Rockin!
      One evening a VW van, a vintage classic, pulled up to the store. Two tied-died “people,” stinking of petuli and BO entered and started pooling change to buy a bottle of water. A third remained at the van emptying copious amount of garbage into the trash cans. After purchasing their water and finagling two cups out of me, presumably so they wouldn’t swap their various types of hepatitis with each other, they departed. Leaving the store I found that they had filled 3 of the 4 cans and left a pile of old vinyl albums on top of one. Closer inspection showed that these were just the album covers with no sign of anything else in them. The thought then hit me. These would be great gifts to use at the Madisons. I mean who wouldn’t want the album cover of Peter, Paul and Mary’s “A Song Will Rise”, or The Romanian National All Male Chorus Sings, or Neil Hefti’s “Batman” Scores? The covers, while most people would see them as garbage, covered all three of the criteria I had for the Madison door prizes: They were cheap, they were crap, and they were funny in an odd sense.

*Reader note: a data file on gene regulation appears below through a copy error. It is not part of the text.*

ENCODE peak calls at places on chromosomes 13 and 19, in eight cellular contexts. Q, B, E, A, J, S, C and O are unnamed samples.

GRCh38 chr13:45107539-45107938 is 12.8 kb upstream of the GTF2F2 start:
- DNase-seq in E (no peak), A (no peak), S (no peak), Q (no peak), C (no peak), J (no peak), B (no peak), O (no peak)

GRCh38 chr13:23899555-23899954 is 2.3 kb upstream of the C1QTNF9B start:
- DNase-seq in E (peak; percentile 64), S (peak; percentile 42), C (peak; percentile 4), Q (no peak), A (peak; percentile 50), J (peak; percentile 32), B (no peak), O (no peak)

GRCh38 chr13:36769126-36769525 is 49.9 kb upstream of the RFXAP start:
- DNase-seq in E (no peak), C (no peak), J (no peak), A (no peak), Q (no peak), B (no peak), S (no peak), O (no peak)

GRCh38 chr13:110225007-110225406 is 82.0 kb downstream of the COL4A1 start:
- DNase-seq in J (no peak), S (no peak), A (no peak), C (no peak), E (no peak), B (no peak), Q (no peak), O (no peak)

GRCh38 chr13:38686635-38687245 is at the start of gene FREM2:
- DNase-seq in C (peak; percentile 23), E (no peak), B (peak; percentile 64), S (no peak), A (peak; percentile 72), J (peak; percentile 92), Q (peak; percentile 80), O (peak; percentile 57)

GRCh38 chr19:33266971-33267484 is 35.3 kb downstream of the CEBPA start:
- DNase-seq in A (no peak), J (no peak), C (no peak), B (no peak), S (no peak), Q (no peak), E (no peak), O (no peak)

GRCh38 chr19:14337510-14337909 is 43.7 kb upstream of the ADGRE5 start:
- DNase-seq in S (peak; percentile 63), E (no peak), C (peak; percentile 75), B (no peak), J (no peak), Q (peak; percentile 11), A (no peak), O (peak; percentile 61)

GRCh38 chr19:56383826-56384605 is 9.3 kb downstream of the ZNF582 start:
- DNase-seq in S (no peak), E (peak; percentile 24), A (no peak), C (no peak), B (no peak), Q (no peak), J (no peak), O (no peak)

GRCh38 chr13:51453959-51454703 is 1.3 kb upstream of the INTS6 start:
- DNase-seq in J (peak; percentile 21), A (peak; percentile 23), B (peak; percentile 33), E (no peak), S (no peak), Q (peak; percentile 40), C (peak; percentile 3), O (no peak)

I was inspired. I rushed home, grabbed a cardboard box, and started to dig, dig, dig. And the wonders I found. Our house, it seems, had become a receptacle for unwanted material from both sides of the family. Older members died and there was always something left behind when the loot was divvied up. They would turn to us and say, “Rex, you like reading and stuff, so here’s a crate of books from your Great Aunt Betty.” This was all on top of my Mother’s and my natural pack rat mentality. We find an item, file it away, thinking “Well it might come in handy,” and then promptly forget about its existence.
You had to be there.
     Handfuls upon handfuls of buttons were dumped in the box, a phone book from 1985, game tokens from a destroyed copy of The Blizzard of 77 board game, a few ratted up copies of The Watchtower, old comic books ("Green Lantern vs The Mind Melter!" A non-classic showdown), and so on.